Prodding customers to make bigger payments might also give the Apple Card a needed boost. Its credit card, which is run through Goldman Sachs, reportedly lost the bank $1.2 billion in nine months last year, and is now being investigated by the Federal Reserve for its consumer protection practices.
Apple also stands to benefit from the sheer amount of data that it can collect on its customers, said Sandy Fliderman, CTO at financial services firm Industry FinTech. Though it's unclear from the filing whether or not Apple’s milestone system will use AI, Fliderman told me the more data that Apple collects, the better it can train AI to improve things like fraud protections, risk assessments and helping onboard new customers – and the stronger its fintech arm can get. (Though it does, however, add to Apple’s ever-growing pile of consumer data.)
Plus, the more customers that Apple can attract to its digital wallet or its Apple Card, Fliderman said, the more it can compete with its biggest competitors: Samsung Pay and Google Pay.
“Apple Pay is huge,” said Fliderman. “I have a wallet with credit cards, but I really don't have to pull it out. I'm using my digital wallet. Little by little, year after year, credit cards are just going to go away.”
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#3. Visa’s card-free future
Visa is also hopping on the cardless bandwagon. The company filed a patent application for a secure remote transaction system which works with digital wallets on mobile devices.
Here’s how it works: A user gives a merchant their phone number, then gets a text asking them to complete the transaction through any digital wallet application of their choice. This way, even if the merchant doesn’t accept those digital wallets, the user can still finish the transaction with those payment options. For example, if a seller doesn’t have a tap-to-pay option for in-person sales, Visa’s system would allow a customer to pay with Apple Pay anyways.
“This allows for significantly more flexibility on the part of the user than conventional systems,” Visa said in its application.
This concept could spell some trouble for digital wallets like Apple Pay and Google Pay: While this system works with digital wallets, it also has the potential to replace a merchant’s need to offer payment through said digital wallets.
Visa isn’t new to the fintech space. The company has plenty of partnerships with fintech startups and digital banks, and currently offers its own digital wallets for merchants and businesses. Visa also agreed to jump onboard a digital wallet offering backed by Wells Fargo, Bank of America, JPMorgan Chase and other major banks that will debut at the end of the year (Check out The Daily Upside’s Tuesday edition for more on that).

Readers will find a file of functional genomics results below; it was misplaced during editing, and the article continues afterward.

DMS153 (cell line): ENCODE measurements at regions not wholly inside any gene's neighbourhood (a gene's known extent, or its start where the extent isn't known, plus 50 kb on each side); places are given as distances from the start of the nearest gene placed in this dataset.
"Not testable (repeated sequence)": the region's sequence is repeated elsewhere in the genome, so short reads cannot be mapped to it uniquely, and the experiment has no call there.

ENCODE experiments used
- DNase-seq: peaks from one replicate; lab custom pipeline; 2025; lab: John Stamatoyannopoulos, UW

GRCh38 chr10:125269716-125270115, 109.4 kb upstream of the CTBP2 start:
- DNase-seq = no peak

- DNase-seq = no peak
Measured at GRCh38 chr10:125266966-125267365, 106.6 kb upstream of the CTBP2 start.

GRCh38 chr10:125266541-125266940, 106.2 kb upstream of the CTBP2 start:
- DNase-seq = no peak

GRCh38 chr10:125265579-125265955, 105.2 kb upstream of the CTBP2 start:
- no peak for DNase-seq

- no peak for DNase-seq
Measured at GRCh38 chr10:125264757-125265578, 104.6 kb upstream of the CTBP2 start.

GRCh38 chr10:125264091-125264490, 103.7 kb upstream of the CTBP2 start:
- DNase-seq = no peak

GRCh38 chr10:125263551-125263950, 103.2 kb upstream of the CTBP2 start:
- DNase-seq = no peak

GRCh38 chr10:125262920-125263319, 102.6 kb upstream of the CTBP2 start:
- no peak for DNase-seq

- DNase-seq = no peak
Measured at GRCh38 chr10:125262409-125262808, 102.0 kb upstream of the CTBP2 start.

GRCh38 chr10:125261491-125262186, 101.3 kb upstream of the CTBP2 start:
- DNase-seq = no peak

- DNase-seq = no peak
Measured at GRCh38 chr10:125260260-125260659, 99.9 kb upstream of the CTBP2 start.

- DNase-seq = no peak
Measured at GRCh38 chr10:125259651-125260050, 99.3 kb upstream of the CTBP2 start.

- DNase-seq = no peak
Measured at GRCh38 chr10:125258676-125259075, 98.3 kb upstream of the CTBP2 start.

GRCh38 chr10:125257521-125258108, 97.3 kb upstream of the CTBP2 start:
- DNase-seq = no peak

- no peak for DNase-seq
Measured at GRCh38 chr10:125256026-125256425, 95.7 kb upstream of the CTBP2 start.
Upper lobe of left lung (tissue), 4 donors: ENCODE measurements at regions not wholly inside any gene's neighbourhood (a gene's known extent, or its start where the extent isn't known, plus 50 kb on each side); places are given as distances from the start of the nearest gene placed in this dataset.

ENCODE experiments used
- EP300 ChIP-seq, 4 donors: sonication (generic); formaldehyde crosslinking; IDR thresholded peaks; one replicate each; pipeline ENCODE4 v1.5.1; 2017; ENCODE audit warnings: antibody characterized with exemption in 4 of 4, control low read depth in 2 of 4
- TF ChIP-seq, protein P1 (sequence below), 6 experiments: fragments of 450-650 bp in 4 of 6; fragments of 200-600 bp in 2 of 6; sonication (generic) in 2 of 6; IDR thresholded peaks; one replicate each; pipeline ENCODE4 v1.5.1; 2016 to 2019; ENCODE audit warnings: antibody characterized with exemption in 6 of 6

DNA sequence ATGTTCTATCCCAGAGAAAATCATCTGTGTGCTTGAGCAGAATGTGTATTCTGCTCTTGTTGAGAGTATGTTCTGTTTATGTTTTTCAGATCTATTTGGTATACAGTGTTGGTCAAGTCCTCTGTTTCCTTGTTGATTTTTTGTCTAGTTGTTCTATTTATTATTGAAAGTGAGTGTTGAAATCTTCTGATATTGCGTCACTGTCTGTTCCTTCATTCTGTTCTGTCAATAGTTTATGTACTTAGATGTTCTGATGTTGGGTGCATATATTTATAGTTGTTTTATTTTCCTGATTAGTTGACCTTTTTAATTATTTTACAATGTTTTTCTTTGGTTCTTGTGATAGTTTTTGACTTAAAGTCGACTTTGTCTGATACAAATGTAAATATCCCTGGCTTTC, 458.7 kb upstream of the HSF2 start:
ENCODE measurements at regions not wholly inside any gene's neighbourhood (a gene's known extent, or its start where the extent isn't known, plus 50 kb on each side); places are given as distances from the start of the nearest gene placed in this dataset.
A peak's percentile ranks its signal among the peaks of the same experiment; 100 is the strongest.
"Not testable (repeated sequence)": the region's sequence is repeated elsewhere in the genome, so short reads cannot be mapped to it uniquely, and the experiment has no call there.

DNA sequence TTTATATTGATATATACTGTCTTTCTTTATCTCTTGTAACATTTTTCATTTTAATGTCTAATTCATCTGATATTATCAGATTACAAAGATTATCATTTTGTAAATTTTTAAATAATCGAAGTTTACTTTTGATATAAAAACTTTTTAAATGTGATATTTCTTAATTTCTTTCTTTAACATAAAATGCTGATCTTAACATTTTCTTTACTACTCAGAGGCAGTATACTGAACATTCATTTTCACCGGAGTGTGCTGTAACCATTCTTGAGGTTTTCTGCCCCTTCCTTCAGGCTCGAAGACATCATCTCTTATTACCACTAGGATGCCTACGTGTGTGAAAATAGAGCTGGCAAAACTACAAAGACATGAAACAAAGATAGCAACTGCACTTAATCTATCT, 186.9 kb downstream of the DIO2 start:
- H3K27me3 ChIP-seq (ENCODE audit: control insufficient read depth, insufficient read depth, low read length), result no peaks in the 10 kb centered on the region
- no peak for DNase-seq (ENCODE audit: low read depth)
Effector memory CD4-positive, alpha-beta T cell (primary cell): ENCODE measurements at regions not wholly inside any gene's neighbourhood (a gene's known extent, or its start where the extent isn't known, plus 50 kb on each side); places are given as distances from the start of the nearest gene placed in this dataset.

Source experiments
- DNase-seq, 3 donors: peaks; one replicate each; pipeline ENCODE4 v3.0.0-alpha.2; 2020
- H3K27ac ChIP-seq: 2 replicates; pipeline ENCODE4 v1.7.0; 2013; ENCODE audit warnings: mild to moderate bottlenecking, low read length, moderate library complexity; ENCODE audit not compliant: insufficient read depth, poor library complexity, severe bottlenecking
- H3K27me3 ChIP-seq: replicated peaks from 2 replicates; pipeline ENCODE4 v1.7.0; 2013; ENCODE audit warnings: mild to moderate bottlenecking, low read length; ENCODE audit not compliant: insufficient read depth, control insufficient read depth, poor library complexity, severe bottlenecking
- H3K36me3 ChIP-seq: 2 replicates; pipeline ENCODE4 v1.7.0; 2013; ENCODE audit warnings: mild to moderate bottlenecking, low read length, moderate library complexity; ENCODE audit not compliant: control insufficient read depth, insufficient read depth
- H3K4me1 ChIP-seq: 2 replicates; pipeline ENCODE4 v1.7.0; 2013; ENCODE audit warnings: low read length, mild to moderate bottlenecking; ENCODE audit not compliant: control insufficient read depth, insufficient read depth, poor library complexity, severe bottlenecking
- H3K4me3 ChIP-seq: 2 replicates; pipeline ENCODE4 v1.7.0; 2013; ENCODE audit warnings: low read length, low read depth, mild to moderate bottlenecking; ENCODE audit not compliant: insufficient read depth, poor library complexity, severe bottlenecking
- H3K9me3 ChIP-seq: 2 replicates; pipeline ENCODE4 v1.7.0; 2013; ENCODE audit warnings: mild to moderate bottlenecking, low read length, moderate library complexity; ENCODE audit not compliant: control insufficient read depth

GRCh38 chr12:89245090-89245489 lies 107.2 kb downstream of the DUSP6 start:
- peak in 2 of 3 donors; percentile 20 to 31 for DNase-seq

Visa might be ahead of the game in terms of fintech adoption among its traditional credit card company peers, but it’s right where it needs to be amid the digital payments boom, Fliderman said.
“Lots of credit card providers are just staying the same course,” Fliderman told me. “But the guys that are really pushing forward with new technology, I believe they're going to be way ahead. But it's going to move really fast.”
To keep up with a financial system quickly going cashless and cardless, Visa needs to keep riding the fintech wave and others need to get on board – or eventually sink.
Here are some other fun patents we wanted to share.
Sony wants to keep an eye out for you. The company filed a patent for an alert system for VR headsets which monitor the voices it picks up near you to keep you aware of your surroundings while you’re playing a video game or exploring the metaverse.
EBay is going into fashion…but make it tech. The e-commerce platform filed a patent for a body measurement garment to help buyers get well-fitting clothes. Basically, the company would send buyers a shirt with sensors in it to get your size right down to the millimeter.
Adobe wants to get things straight. The software firm filed a patent for adaptable drawing guides by confining users’ strokes to “input paths.” This way, a user can create clean lines without being stuck to tracing a template.
What else is new?
Elon Musk is considering raising $3 billion in a share sale to pay down Twitter’s $13 billion in debt.
SAP is cutting 3,000 jobs, or 2.5% of its workforce, after profit growth slowed in 2022. The company is also considering selling its stake in German software company Qualtrics.
Global smartphone shipments plummeted more than 18% in the holiday quarter to roughly 300 million units sold amid falling consumer demand.